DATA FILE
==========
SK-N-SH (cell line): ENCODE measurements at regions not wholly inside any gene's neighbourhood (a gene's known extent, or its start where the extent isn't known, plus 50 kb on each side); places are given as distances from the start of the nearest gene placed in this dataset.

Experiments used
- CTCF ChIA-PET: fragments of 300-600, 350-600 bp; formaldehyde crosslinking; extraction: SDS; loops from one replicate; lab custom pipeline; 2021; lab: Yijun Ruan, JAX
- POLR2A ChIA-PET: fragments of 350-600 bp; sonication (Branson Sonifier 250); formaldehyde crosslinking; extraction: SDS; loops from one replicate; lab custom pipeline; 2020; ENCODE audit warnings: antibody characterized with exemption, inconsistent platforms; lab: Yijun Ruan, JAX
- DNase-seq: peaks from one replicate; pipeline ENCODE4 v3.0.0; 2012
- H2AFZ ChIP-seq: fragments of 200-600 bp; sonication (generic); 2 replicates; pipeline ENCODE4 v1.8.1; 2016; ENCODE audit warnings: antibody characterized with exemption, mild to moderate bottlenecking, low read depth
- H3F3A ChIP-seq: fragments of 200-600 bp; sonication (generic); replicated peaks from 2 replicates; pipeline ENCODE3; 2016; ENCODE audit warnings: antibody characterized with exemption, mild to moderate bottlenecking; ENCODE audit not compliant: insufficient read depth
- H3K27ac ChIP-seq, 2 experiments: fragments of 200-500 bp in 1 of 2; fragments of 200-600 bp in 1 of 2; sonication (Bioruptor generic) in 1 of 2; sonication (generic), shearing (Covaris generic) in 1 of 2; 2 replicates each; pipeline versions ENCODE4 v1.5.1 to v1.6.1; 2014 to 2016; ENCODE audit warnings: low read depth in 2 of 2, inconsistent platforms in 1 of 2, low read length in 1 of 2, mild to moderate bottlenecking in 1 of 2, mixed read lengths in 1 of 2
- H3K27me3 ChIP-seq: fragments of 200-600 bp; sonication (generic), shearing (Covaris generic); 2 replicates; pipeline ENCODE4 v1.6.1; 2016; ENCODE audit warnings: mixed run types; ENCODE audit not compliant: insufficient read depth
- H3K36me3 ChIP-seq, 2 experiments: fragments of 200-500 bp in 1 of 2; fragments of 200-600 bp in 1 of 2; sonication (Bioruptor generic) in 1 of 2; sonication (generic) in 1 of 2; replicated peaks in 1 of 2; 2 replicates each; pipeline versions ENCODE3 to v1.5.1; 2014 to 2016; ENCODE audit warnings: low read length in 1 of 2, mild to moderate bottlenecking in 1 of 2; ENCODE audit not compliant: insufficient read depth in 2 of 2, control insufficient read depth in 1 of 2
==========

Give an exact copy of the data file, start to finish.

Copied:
SK-N-SH (cell line): ENCODE measurements at regions not wholly inside any gene's neighbourhood (a gene's known extent, or its start where the extent isn't known, plus 50 kb on each side); places are given as distances from the start of the nearest gene placed in this dataset.

Experiments used
- CTCF ChIA-PET: fragments of 300-600, 350-600 bp; formaldehyde crosslinking; extraction: SDS; loops from one replicate; lab custom pipeline; 2021; lab: Yijun Ruan, JAX
- POLR2A ChIA-PET: fragments of 350-600 bp; sonication (Branson Sonifier 250); formaldehyde crosslinking; extraction: SDS; loops from one replicate; lab custom pipeline; 2020; ENCODE audit warnings: antibody characterized with exemption, inconsistent platforms; lab: Yijun Ruan, JAX
- DNase-seq: peaks from one replicate; pipeline ENCODE4 v3.0.0; 2012
- H2AFZ ChIP-seq: fragments of 200-600 bp; sonication (generic); 2 replicates; pipeline ENCODE4 v1.8.1; 2016; ENCODE audit warnings: antibody characterized with exemption, mild to moderate bottlenecking, low read depth
- H3F3A ChIP-seq: fragments of 200-600 bp; sonication (generic); replicated peaks from 2 replicates; pipeline ENCODE3; 2016; ENCODE audit warnings: antibody characterized with exemption, mild to moderate bottlenecking; ENCODE audit not compliant: insufficient read depth
- H3K27ac ChIP-seq, 2 experiments: fragments of 200-500 bp in 1 of 2; fragments of 200-600 bp in 1 of 2; sonication (Bioruptor generic) in 1 of 2; sonication (generic), shearing (Covaris generic) in 1 of 2; 2 replicates each; pipeline versions ENCODE4 v1.5.1 to v1.6.1; 2014 to 2016; ENCODE audit warnings: low read depth in 2 of 2, inconsistent platforms in 1 of 2, low read length in 1 of 2, mild to moderate bottlenecking in 1 of 2, mixed read lengths in 1 of 2
- H3K27me3 ChIP-seq: fragments of 200-600 bp; sonication (generic), shearing (Covaris generic); 2 replicates; pipeline ENCODE4 v1.6.1; 2016; ENCODE audit warnings: mixed run types; ENCODE audit not compliant: insufficient read depth
- H3K36me3 ChIP-seq, 2 experiments: fragments of 200-500 bp in 1 of 2; fragments of 200-600 bp in 1 of 2; sonication (Bioruptor generic) in 1 of 2; sonication (generic) in 1 of 2; replicated peaks in 1 of 2; 2 replicates each; pipeline versions ENCODE3 to v1.5.1; 2014 to 2016; ENCODE audit warnings: low read length in 1 of 2, mild to moderate bottlenecking in 1 of 2; ENCODE audit not compliant: insufficient read depth in 2 of 2, control insufficient read depth in 1 of 2